I remember the first time I tried to contact Lamar Hunt for a story I was writing about his new-born American Football League. This was before there was any Forbes 400 list of the richest Americans published yearly, but everyone knew the identity of No. 1. It was Lamar's father, H.L. Hunt, the eccentric and secretive oil baron.
I thought it would be difficult to reach Lamar, so I called a friend in Dallas for suggestions. "He's in the book," I was told. "Call him. He'll probably answer the phone himself."
He did, with infant son in his arms. He kept apologizing for the baby's gurgling, answered all of my questions, gave me two other phone numbers where he could be reached and invited me to call any time.
That was the quintessential Lamar Hunt. His partner in the founding of the AFL, Bud Adams of Houston, was known in their state as "the rich Texan who bought his dog a boy." Bud, at least in his younger years, was more in line with the more flamboyant wealthy men who have owned or operated pro sports franchises in Texas through the years -- Clint Murchison, Jerry Jones and Tex Schramm of the Cowboys, Mark Cuban of Dallas' NBA team and our current president, George W. Bush, when he was the managing partner of baseball's Texas Rangers.
Hunt was the exact opposite, so self-effacing that when he obtained a divorce in the '60s, he took out an ad in the Dallas newspapers because, as a public figure, he thought he owed the public an explanation.
When he came into pro football, his nickname among both his rivals and allies was "Mr. Peepers," after the then-popular television show about a mild-mannered, bespectacled school teacher played by the actor Wally Cox. But as a collegian he walked on to the football team at Southern Methodist University and made it as a third-string end, playing 20 minutes in three seasons, not enough to earn a letter. Nevertheless, as a scrub he lined up during each practice against tackle Forrest Gregg, whom Vince Lombardi would identify as the greatest Green Bay Packer he ever coached.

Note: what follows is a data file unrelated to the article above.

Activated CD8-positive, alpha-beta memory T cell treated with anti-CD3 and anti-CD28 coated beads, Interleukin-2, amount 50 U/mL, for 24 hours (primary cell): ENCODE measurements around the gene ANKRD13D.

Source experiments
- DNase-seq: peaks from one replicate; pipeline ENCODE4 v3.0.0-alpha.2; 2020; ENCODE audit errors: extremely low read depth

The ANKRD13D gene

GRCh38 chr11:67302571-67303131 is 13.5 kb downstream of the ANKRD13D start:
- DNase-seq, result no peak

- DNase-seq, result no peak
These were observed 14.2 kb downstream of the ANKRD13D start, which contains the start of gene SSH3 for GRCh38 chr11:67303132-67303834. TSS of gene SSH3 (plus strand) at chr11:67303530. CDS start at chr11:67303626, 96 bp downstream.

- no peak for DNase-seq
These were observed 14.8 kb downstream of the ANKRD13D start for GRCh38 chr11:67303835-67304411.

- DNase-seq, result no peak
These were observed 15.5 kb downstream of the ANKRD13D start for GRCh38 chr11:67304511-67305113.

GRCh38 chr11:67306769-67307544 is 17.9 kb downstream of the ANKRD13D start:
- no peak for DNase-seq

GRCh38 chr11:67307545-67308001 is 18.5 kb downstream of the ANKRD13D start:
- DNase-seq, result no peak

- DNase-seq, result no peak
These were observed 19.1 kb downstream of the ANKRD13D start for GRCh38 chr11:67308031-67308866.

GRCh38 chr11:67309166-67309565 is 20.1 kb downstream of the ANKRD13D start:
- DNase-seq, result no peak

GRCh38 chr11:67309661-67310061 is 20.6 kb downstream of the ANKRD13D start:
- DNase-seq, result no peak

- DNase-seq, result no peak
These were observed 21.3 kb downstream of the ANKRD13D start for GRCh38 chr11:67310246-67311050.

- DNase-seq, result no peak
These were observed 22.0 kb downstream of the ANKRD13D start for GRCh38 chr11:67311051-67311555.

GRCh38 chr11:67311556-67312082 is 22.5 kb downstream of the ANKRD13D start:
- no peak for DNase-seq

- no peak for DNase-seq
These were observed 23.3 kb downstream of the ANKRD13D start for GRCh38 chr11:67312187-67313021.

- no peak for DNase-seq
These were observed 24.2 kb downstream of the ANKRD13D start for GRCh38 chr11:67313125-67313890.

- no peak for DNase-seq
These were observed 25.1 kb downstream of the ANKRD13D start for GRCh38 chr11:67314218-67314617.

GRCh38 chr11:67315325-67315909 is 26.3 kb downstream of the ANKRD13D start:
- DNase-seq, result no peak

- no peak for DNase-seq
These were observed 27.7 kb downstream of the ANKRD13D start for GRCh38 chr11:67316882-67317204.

Years later Gregg remembered, "You'd never know how wealthy Lamar was. He wore the same thing I did, which were penny loafers, blue jeans, SMU T-shirts and socks we stole from the athletic department. He was one of the guys."
It says here Hunt may have been the most important figure in professional sports over the last 50 years, the driving force behind the maverick league that forced a merger with the NFL, resulting in the colossus of professional sports that it is today.
Without Hunt there would have been no Buffalo Bills, no New England Patriots, no Miami Dolphins, no Raider Nation and, for that matter, no Dallas Cowboys either.
The Cowboys came into existence the same year, 1960, as Hunt's AFL team, the Dallas Texans, had made a foothold under the coaching of Hank Stram and the play of the AFL's first star, running back Abner Haynes. The old-guard NFL wasn't keen on Dallas as a pro football site, since it placed a previously defunct franchise there in 1952. Seven games into the season it was such a flop its operations were switched to Hershey, Pa., and it became a road team. Dallas was then considered strictly a college sports town until the NFL took the Cowboys into its lodge with the idea of driving Hunt and the AFL out of town and, better yet, maybe his league out of business.
By 1962 Hunt's Texans flourished on the field, winning the AFL championship in the second pro game ever decided by overtime. Conversely the Cowboys went seven seasons before compiling a winning record. Financially, both franchises were foundering so Hunt, afraid that his home city would be embarrassed if both teams folded, agreed to move his team to Kansas City. He took no money for moving, but the Cowboys agreed to buy the Texans' training site.
At least Hunt had the satisfaction of seeing his Chiefs play in the first Super Bowl, which they lost to the Packers, but by Super Bowl IV they upset heavily favored Minnesota to confirm that the merging leagues were on the same artistic level.
Whenever a well-known figure dies, it's customary for people to say, "He'll be missed." For old-time football people, especially the AFL originals, that sentiment comes from the heart.
Larry Felser, former News columnist, appears in Sunday's editions.